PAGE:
Is that shirt hunter green?

 

Yurtmade swings!

 

Luckily our adventure wasn’t over, as we were treated to tea and yurtmade sweets by the family. Now we were in our element! The sweets were delicious and we enjoyed ‘chatting’ with our host about his life since he started hosting tourists and teaching them about his traditional lifestyle. His wife showed us some beautiful crafts that she had made, and we were both excited to leave with new slippers.

 

Work hard, tea hard.

 

We caught our ride back to town and noticed ominous clouds on the horizon. We had scheduled a horse ride for that afternoon (because you know, horses) and the weather was a concern. After significant back and forth between our tour operators, we finally decided to risk it and head to the hills for a quick ride to a lookout point. We were slightly confused when the man from the tourist office hopped into our taxi with us, but he was hilarious so we looked past the fact that the tourist office representative had just sold us a tour operated by himself. We got our horses and were immediately grateful that we hadn’t followed our initial plan to just rent horses on our own. It turns out that the horses in Kyzgry – I mean, Kyrgyzstan – just roam wild most of the time and then are ‘caught’ by locals when they want to ride them. They’re not exactly the horses we ride in the USA.

 

The ride to the ride.

 

The ride.

 

“My horse won’t go.”

 

“My horse just goes.”

 

We survived a brief rainstorm before enjoying a gorgeous ride up to the panoramic lookout. Sammi’s horse was great, and just followed the guide straight up the mountain. She had an incredibly pleasurable ride. My horse, on the other hand, didn’t like the concept of moving. I did a lot of kicking, a lot of “Whhhhoooooosssshhhh”-ing (the supposed command for ‘GO’), and a lot of standing still. Oh well, at least it was beautiful. I had a nice conversation with my guide about his favorite words in the Kyrgyz language after a failed foray into cross-cultural joke-telling.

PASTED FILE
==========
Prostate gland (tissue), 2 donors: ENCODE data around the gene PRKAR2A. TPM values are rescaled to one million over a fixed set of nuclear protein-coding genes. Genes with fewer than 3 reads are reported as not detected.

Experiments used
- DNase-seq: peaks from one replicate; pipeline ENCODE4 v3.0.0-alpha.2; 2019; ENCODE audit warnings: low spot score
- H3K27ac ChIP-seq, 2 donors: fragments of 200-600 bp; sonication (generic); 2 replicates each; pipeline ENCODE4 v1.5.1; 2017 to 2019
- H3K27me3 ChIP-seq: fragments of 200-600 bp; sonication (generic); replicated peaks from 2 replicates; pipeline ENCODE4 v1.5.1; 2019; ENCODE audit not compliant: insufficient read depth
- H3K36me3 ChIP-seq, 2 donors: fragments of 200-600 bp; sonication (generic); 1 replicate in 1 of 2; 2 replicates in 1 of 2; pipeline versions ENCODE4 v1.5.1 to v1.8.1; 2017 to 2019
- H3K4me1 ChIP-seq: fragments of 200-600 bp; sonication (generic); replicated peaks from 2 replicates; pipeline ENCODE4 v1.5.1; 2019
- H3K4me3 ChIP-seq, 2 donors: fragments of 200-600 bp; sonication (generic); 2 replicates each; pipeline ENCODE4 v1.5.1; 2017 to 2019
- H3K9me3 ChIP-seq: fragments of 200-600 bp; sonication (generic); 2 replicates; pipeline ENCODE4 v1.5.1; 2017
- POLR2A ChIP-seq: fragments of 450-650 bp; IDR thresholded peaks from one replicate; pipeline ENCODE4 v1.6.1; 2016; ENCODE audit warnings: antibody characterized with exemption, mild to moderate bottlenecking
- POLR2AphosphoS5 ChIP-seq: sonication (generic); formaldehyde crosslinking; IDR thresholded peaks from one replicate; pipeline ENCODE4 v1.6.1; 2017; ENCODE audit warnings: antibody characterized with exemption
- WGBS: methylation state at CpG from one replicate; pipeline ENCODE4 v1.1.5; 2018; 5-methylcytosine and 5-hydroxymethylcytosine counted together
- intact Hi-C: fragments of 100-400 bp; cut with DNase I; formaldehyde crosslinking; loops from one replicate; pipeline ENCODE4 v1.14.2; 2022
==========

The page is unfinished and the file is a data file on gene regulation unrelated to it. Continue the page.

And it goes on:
“Why were you so far behind?”

 

The view from the top.

 

My guide: “Want to hear a joke?”
Me: “Yes.”
My guide: “Well it doesn’t want you.”

 

We tried some fresh fermented mare’s milk and watching kids play before heading back down the mountain to town. We had skipped lunch and were feeling hungry, so we stopped into a local cafe bar and ordered a delicious plate of chicken & lamb with more potatoes than we’d ever seen. We also found a strange food for sale at the counter which led to us playing one of our other favorite games: Guess What This Tastes Like!

 

“Spraying Beer. Beer to Drive.” Yep, let’s go there.

 

 

We returned to our yurt camp (now knowing how they were made!) for another great dinner of lamb, flat noodles, and a potato dish. We had a great chat with some British boys before a perfect sunset spent down at the beach drinking beer and dreaming up plans of starting a foundation to help people travel. We talked about life and watched the stars before retiring to our yurt for bed after another amazing day…

 

Yurt sweet yurt.

 

 

A foundation is born!

 

One Response to “Kyrgyzstan #3”

  1. Jerry O. Pitts May 1, 2019 at 1:27 am #

    That was Great ! It makes me want to build a Yurt. Thanks